Bakuman.

Vol: 20; Ch: 176
2008 - 2012
4.53 out of 5 from 5,463 votes
Rank #534
Bakuman.

Moritaka Mashiro feels as if life is passing him by; with no dreams or motivation, he simply trudges through his day-to-day life. One day, after leaving his notebook behind, he returns to school only to find the smartest guy in class, Takagi, waiting for him. Takagi is happy to return the book, but only on the condition that Mashiro agrees to become a mangaka with him. Though Mashiro initially declines, he soon decides to reconsider when he discovers that the girl he likes, Azuki, dreams of becoming a voice actress. But after promising that she can have the lead role if their manga is ever adapted into an anime, he inadvertently suggests that they get married once they are both successful! Shockingly, she agrees to the proposal and Mashiro and Takagi embark on their quest to become manga artists. With Takagi writing and Mashiro drawing, does the pair have what it takes to succeed and get their manga serialized?

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Reviews

mangaislife
7

This review is so painful to have to write. I wanted to like Bakuman, I really did. As a manga, it's very high quality. The art is good, the characters (mostly) are good, the premise is good, the story is interesting and - and - and it's the biggest disappointment ever. Let me start off by addressing something; I know standards are different in Japan. I don't care. In Death Note, I thought the sexist portrayal of Misa was used for characterization, to make a point, kind of like an Aldous Huxley character; no, Tsugumi Ohba's just sexist. That's it. Great writer, very sexist. Takeshi Obata is one of the best artists ever. There is nothing fundamentally wrong with his art, but he decided that a more obnoxious style would be funnier, I guess. Didn't work for Rave Master, won't work for Bakuman. Other huge problems with this series; it's rushed, too convenient, the shameless plugs were kind of clever at first but are now just annoying and stupid as all hell, the romance is on fanfic level, the protagonist is an unlikable moron, his love interest is shallower than a puddle, the humor is trying way too hard but failing and the dialog is unnaturally written. Yet - it's good. Bakuman is actually good. No, it's nothing like the masterpiece of manga that was Death Note, but it is interesting and when it's good, it's fantastic. The protagonist's mangaka partner is just great. You can really get behind him and most of the characters are likable. There are so many stupid moments but when they're making manga, it's some of the most entertaining stuff ever. And again, the problem I have with the art is a personal one - it has nothing to do with Takeshi Obata's considerable talent. But. But. But. This is the best you could do after Death Note?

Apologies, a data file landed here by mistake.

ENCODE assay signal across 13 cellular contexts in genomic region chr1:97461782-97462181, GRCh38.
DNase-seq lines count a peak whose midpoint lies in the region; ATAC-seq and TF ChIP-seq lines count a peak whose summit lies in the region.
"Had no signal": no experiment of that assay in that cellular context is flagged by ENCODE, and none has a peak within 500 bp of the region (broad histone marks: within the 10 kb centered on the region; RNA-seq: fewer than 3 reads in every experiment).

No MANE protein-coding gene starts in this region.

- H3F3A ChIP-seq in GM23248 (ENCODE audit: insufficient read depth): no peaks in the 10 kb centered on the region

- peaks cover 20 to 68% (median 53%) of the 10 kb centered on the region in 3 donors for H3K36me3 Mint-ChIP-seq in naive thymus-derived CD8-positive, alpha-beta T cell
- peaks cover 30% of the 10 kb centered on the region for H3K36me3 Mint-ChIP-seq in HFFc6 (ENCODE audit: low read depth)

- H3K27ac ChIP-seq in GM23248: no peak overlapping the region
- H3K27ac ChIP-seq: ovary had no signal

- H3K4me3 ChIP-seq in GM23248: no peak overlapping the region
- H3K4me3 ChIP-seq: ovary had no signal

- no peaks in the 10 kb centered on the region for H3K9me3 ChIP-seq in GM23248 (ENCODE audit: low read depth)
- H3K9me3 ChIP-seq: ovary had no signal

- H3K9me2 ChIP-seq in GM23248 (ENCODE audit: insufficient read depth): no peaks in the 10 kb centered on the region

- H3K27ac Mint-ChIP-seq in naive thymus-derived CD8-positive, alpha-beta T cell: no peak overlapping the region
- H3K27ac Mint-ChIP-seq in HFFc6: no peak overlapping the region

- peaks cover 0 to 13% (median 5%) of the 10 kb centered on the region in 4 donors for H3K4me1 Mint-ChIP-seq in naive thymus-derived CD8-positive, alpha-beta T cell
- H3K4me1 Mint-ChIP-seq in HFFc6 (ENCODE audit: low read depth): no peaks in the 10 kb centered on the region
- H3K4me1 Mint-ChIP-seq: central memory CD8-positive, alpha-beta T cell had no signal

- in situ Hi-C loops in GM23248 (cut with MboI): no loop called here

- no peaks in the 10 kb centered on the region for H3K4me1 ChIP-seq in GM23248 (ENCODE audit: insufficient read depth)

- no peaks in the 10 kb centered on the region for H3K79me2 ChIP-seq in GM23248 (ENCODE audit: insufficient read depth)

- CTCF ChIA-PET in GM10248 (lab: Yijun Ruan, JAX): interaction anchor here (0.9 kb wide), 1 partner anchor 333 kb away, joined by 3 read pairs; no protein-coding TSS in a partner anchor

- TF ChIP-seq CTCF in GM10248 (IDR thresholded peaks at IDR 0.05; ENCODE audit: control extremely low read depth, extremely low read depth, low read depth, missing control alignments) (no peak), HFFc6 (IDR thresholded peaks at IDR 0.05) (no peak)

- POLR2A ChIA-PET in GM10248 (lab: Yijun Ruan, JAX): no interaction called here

nathandouglasdavis
10

I have reread this manga multiple times and each time I've enjoyed it. I would rate 70% of this story as a 10/10, though there are parts of it that make the story drag on. Since the majority of the story is amazing, it's easier for me to list the story arcs which I might rate a 6 or 7/10. Those are: Nakai drawing in the snow (ch. 37-38); Takagi's romantic drama (ch. 61-66); Tanto and +Natural serialization meeting (ch. 67-72); Iwase rivalry (ch. 94-99); Takagi and Shiratori and the one-shot competition (ch. 100-113); Nakai drama and the class reunion (ch. 128-130); Nizuma's first-place run (ch. 135-140); Nanamine's return (ch. 141-149); and the hot springs trip (ch. 162). If I could boil down the problems with these sections to one idea: characters act in unrealistic and at times uncharacteristic ways, leading to drama that likely could have been avoided if they had acted as one would expect normal people to act. At its core, this is an inspirational manga, showing two friends dedicating their lives to achieving their dreams, taking a gamble on the chance of making it big creating manga. Of course, this type of story is captivating precisely because it's not something I would ever wish to do myself (Why choose a risky career? That's what hobbies are for.), so I enjoy living vicariously through the characters and watching them succeed. Of course, the authors realized this and made it a feel-good story, a story where you can tell from the very first chapter that their dreams are going to come true. There are a decent amount of characters that show up throughout this manga, and a large percent of them are captivating and unique. Many times--like with Eiji, Hiramaru, or Miura or any number of other characters--whenever they are first introduced they are drawn slightly differently from the look they eventually settle into. It's only noticeable when rereading it, because as the artist continues to draw the characters fe seems to become more comfortable with the core of the character. The art is exceptional. The artist draws normal people (some based on actual people), but with a sense of flair and pop, exaggerating the fluidity of body parts and movement to turn it into something which could only be done in manga, as Eiji Nizuma would say. One of my favorite scenes involves Takagi talking about how manga artists who are able to draw everyday activities in a captivating manner are geniuses. And while Takagi's sitting on a couch saying this, Mashiro's in the background pushing a broom around. I think this is hilarious, but it only works because it's asking the reader to break the fourth wall and recognize that the authors are calling themselves geniuses. This manga wants its readers to analyze it and think about how it was made. By discussing the behind-the-scenes processes and tactics of manga creation, it expects to be read with a more critical eye. And for the most part (obviously barring the story arcs I've mentioned above), this manga stands up to scrutiny as well put together.

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